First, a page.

The Twinning Project

Title: The Twinning Project

Author: Robert Lipsyte

Tom and Eddie are twins separated by 50 years and different planets. Tom’s life in 2011 is one of getting kicked out of multiple middle schools for being difficult. He plays the violin well and loves neat little techie gadgets—especially if they explode. Eddie is his complete opposite: a sports player, friendly to a fault, focused on teamwork. But when an alien plot threatens them both, they’ll have to learn to live in each other’s worlds.

I liked this, but the plot could at times be a bit of a mess. Tom amused me. He’s got a way of saying things that sets people off, refuses to follow stupid orders, and has a well-earned reputation as a troublemaker. His stockpile of little gadgets in particular was excellent (although I was confused by the invisibility cloak—this IS 2011 and not some future time, and as far as I know that’s still future tech, which Tom appears to have ordered online and not built himself). Eddie I can respect, although his willingness to believe the best of people lets others take advantage of him.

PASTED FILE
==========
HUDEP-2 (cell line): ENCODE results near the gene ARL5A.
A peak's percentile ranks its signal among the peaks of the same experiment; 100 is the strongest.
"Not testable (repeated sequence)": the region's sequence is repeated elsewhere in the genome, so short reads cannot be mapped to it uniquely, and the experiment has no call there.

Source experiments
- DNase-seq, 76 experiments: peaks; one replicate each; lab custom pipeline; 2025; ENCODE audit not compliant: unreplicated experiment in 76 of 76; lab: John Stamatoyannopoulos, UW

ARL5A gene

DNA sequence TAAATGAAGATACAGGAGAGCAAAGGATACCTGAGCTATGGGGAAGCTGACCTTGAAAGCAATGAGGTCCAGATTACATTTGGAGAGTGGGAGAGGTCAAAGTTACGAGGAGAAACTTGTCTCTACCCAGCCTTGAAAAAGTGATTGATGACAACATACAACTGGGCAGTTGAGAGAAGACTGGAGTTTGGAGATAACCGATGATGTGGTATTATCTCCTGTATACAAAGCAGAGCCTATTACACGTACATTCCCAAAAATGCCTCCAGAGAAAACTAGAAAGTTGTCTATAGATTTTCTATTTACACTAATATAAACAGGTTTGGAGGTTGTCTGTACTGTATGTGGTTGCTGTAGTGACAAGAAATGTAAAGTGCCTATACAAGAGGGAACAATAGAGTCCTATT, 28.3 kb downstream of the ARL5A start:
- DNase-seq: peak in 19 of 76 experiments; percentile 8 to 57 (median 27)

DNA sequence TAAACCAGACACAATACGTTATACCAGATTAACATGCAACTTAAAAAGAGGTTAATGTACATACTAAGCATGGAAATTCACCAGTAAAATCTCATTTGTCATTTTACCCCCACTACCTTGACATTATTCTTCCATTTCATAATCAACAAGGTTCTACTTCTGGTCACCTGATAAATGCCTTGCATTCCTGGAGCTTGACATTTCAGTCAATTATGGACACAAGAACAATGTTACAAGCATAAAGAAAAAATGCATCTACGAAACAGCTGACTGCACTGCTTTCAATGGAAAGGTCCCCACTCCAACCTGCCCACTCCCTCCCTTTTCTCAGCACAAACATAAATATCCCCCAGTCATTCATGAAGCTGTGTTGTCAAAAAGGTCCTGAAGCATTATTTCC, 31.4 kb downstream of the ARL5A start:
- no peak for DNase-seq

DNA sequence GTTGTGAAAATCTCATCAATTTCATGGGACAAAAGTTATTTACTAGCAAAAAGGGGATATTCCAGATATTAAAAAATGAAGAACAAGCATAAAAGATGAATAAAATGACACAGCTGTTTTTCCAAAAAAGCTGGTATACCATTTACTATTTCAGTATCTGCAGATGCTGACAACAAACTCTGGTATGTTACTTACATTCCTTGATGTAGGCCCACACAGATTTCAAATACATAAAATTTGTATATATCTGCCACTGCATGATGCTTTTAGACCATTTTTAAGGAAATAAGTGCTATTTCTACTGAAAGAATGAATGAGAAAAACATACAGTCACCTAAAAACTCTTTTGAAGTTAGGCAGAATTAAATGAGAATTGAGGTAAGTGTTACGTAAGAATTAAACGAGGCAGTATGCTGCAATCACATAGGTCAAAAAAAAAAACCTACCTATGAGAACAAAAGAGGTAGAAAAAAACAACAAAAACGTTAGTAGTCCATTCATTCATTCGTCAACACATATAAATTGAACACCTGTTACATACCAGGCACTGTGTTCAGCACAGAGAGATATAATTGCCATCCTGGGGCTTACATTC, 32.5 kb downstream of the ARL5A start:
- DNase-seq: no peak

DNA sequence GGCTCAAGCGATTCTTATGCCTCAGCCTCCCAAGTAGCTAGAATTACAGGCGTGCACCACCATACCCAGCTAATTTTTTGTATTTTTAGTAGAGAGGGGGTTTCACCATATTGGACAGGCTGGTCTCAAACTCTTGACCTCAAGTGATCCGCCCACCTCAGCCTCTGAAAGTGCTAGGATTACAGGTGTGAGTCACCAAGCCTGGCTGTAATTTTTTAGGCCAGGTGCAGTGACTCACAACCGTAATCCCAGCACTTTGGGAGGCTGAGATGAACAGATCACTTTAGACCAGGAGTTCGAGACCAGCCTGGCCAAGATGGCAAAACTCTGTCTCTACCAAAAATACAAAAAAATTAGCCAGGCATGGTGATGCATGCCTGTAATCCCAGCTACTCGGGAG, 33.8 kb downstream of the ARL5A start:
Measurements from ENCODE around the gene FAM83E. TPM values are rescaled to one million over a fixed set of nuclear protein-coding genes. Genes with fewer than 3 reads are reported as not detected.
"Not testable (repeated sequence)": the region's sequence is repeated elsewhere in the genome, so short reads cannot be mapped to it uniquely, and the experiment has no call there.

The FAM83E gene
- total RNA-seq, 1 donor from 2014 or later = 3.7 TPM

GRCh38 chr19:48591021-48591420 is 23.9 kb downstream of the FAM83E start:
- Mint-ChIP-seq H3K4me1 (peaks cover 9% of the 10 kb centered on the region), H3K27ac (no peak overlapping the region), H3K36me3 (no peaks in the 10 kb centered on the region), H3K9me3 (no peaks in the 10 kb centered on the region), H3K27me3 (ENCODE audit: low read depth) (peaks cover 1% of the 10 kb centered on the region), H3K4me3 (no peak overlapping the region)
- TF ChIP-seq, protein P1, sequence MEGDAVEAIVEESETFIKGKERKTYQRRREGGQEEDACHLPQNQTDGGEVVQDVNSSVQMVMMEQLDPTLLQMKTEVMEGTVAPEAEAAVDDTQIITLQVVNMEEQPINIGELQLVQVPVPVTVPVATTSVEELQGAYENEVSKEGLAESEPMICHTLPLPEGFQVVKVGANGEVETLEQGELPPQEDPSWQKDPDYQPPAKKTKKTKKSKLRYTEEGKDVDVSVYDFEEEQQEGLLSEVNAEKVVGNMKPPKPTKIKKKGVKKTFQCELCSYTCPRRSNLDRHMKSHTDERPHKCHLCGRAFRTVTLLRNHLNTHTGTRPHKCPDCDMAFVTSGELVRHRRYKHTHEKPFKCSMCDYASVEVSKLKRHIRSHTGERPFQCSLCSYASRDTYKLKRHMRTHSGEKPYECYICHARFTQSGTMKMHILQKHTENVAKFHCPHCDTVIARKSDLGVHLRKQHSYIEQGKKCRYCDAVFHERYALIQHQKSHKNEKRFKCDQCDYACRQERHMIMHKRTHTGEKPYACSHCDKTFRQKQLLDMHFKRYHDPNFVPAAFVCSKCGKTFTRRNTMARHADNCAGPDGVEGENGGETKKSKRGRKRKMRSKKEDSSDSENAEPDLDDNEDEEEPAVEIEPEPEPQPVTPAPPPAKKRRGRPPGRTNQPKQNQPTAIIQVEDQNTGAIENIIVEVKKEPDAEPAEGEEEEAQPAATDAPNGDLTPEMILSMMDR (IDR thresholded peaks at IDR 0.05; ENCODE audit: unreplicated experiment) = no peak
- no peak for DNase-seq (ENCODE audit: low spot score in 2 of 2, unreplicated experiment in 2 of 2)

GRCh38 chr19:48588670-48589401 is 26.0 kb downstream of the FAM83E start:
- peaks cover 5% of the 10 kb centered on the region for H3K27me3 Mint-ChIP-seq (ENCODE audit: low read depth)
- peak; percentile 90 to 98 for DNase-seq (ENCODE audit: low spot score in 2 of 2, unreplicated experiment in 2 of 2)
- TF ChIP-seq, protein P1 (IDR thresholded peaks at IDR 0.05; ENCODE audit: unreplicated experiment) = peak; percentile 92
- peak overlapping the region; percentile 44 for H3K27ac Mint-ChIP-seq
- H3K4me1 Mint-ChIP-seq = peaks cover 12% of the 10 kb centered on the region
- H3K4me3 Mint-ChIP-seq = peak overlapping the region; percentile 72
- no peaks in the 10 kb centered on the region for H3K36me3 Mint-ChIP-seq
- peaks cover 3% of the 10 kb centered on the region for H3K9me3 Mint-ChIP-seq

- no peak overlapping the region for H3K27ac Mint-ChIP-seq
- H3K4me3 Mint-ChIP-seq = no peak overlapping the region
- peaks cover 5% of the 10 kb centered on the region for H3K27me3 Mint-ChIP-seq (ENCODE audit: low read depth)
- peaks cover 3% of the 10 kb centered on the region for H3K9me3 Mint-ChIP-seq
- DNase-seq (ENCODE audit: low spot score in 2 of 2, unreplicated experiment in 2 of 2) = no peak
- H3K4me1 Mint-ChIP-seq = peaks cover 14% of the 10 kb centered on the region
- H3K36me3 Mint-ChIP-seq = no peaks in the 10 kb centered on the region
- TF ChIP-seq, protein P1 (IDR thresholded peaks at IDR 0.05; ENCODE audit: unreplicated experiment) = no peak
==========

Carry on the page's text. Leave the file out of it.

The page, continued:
I was confused at why they had to switch places, though. Tom’s got no purpose in the past. Eddie’s stunt with the no-tech day in the future felt way overblown. Putting him on TV? Seriously? And what, exactly, are they supposed to be rebels against? It feels like the real villain is set up to be global warming, poverty, and hunger (although I do not argue against the last two, I roll my eyes that global warming is ranked as a crisis. But thankfully it’s just mentioned in passing and not a major plot driver). Why the aliens are so keen on getting the person they’re after is brushed off as “He’s a rebel.” It would’ve been really nice to get at least a hint at what he actually did, other than disagreeing about the plan to destroy the Earths (because he never says the government is totalitarian enough to make disagreement a crime).

The more interesting things about the actual aliens creating planets and so forth doesn’t get fleshed out at all. Presumably this will be handled in sequels, although I don’t expect them to explain why both Earths are identical except for the fifty-year gap. The hint at greater powers to come is nice, too.

All and all this is a fun and very quick read, if you don’t mind some sloppiness around the edges. I rate this book Neutral.

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